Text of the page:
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Teenage Depression and How Parents Can Help

Sep 11, 2014
Teenage Depression

There are many challenges that teenagers face, and sometimes the pressures can be overwhelming. Many times, teens do not know how to deal with the adversity in their lives, and it begins to affect their emotional well-being. How can parents make the distinction between normal adolescent moodiness and clinical depression? And even more importantly, what can parents do to help?

Teenage Depression

Rick Meeves informs parents that most kids do experience sadness or moodiness during the adolescent years. The combination of hormonal changes and increasing expectations academically and socially can cause teens to become overwhelmed. Depression does not come and go, and it occurs over a period of time. If you notice your child becoming increasingly withdrawn or isolated, displaying low motivation or performance in school and other activities, or discontinuing involvement in things they really enjoy, such as sports or socializing with friends, it is a good idea to h

ave your child talk to a professional.

David Fassler assures parents that it is completely healthy to have “sad” kids. Sadness is a normal and healthy emotion. Depression, on the other hand, is an illness, and it should not be ignored or passed off as a mood or an emotion. Depression will be more intense, it

will last longer and it will interfere with normal life and routines. Unlike sadness, depression does not go away after time.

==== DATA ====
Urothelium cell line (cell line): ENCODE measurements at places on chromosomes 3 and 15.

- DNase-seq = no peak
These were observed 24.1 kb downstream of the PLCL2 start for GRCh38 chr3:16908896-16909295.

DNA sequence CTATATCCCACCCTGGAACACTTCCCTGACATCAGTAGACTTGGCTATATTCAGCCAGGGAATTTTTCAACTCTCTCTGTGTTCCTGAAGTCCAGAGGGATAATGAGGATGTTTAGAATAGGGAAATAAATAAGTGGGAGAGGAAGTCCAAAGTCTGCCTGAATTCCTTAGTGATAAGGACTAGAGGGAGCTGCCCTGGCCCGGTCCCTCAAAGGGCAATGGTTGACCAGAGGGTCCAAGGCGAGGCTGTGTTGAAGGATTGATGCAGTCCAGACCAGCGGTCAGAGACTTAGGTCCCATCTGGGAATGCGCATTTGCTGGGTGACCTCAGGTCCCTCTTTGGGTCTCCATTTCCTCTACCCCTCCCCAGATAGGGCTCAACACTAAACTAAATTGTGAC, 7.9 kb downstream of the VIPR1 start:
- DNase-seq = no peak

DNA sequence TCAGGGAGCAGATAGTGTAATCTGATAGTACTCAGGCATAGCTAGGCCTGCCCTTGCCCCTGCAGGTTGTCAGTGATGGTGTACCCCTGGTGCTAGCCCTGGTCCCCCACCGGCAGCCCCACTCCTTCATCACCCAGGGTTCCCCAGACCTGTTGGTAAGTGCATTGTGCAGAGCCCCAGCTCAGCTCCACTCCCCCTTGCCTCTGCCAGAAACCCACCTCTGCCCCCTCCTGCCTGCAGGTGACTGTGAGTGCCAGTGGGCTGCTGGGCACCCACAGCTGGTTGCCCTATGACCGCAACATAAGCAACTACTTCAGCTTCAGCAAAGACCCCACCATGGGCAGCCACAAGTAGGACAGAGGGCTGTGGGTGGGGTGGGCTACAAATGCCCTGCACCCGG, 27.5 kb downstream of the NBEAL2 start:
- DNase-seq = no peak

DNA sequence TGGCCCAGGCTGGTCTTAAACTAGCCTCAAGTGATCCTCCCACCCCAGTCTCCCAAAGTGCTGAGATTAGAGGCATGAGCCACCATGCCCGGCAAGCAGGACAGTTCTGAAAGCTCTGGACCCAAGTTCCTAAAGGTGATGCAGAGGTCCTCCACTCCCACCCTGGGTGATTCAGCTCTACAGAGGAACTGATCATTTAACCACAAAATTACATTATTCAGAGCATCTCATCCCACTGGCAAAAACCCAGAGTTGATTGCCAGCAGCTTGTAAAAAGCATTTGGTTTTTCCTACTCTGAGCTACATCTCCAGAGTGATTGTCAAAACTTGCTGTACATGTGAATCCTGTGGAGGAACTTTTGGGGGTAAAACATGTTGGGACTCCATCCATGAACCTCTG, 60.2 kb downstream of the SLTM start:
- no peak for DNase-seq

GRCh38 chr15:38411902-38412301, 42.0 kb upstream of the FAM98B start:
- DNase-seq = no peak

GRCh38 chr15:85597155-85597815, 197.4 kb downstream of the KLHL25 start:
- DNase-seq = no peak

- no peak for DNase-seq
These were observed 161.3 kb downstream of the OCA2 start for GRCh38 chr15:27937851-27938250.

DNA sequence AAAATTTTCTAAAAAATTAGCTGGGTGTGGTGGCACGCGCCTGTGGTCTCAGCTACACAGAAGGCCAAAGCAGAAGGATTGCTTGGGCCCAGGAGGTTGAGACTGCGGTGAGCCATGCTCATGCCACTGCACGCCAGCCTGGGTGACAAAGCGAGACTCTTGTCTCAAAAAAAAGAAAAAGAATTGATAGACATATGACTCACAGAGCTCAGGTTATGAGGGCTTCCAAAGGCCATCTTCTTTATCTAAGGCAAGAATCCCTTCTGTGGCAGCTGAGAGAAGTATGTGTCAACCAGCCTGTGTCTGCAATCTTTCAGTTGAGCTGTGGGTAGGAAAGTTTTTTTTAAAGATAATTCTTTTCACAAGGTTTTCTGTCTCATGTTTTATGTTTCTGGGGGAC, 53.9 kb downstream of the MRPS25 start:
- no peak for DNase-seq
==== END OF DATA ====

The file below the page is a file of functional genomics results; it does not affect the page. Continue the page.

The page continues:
Fassler also warns parents that teenagers who experience symptoms of depression could also be at risk for adult depression. It’s important for parents to learn about and teach their ch

Teen Depression Treatment

ildren about the early warning signs. Teenagers who are aware of the possibility of depression can manage it more easily, which makes it easier to accept and acknowledge.

Some instances that have been linked to depression in adolescents are disruptions in early life, such as the loss of a parent or an unstable home life. Children who go through traumatic events as young children sometimes deal with depression later in life, because they hold their emotions in and avoid dealing with them until they cannot ignore them any longer. The added stresses of adolescence can sometimes bring out these emotions and force the child to relive them all over again. Fassler says that when a child grows up without consistency and stability, he is more likely to experience depression as a teenager or young adult.

Monitoring your child’s emotions and moodiness is the best way to identify problems with depression. Teenagers who have mood swings or emotional breakdowns are completely normal, but if those emoti

ons do not let up, and they seem to become worse with time, you should get help from a professional. Normal sadness should not interfere with your child’s life and keep him from doing the things he enjoys. Often times, teenagers do not have the vocabulary to explain what they are feeling, so it’s up to you to get them the help they need.



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